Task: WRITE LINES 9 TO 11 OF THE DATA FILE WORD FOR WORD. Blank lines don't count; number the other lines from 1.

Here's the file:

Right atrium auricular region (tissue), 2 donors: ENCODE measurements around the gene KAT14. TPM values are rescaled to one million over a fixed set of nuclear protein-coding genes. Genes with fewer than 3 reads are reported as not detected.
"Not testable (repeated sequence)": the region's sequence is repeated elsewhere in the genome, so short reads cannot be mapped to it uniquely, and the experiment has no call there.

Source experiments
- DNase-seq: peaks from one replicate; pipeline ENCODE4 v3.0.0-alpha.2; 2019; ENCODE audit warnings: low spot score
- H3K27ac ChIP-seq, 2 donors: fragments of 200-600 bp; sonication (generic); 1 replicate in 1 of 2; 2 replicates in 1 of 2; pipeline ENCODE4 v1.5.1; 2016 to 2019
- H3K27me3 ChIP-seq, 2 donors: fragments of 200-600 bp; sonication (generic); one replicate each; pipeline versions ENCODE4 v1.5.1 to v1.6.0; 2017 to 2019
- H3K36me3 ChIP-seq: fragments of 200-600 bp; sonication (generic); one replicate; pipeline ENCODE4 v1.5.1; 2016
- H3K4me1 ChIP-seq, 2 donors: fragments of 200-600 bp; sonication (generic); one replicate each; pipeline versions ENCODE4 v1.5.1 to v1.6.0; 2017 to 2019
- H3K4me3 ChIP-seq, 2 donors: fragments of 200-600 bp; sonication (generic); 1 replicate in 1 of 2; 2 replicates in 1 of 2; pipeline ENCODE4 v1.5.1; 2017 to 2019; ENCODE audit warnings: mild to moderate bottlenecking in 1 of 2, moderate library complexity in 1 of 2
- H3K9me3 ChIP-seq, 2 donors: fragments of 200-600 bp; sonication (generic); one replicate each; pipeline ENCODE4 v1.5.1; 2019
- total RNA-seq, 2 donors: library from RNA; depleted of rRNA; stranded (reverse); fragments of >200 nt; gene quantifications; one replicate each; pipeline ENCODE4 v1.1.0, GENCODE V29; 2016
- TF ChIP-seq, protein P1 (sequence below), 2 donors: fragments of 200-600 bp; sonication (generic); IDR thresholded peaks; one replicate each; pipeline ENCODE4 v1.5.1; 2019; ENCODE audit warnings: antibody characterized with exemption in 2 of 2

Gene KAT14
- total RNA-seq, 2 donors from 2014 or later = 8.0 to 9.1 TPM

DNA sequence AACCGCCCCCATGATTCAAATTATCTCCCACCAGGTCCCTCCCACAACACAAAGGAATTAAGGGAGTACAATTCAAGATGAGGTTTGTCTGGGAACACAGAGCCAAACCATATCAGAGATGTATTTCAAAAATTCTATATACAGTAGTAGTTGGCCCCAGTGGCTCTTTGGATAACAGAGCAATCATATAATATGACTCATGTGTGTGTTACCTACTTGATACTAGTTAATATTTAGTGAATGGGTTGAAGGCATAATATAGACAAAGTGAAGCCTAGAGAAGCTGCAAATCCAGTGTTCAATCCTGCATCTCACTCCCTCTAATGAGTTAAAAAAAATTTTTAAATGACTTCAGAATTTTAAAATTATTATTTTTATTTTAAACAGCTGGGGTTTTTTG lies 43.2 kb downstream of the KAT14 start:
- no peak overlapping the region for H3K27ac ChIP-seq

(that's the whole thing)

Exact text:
- H3K4me3 ChIP-seq, 2 donors: fragments of 200-600 bp; sonication (generic); 1 replicate in 1 of 2; 2 replicates in 1 of 2; pipeline ENCODE4 v1.5.1; 2017 to 2019; ENCODE audit warnings: mild to moderate bottlenecking in 1 of 2, moderate library complexity in 1 of 2
- H3K9me3 ChIP-seq, 2 donors: fragments of 200-600 bp; sonication (generic); one replicate each; pipeline ENCODE4 v1.5.1; 2019
- total RNA-seq, 2 donors: library from RNA; depleted of rRNA; stranded (reverse); fragments of >200 nt; gene quantifications; one replicate each; pipeline ENCODE4 v1.1.0, GENCODE V29; 2016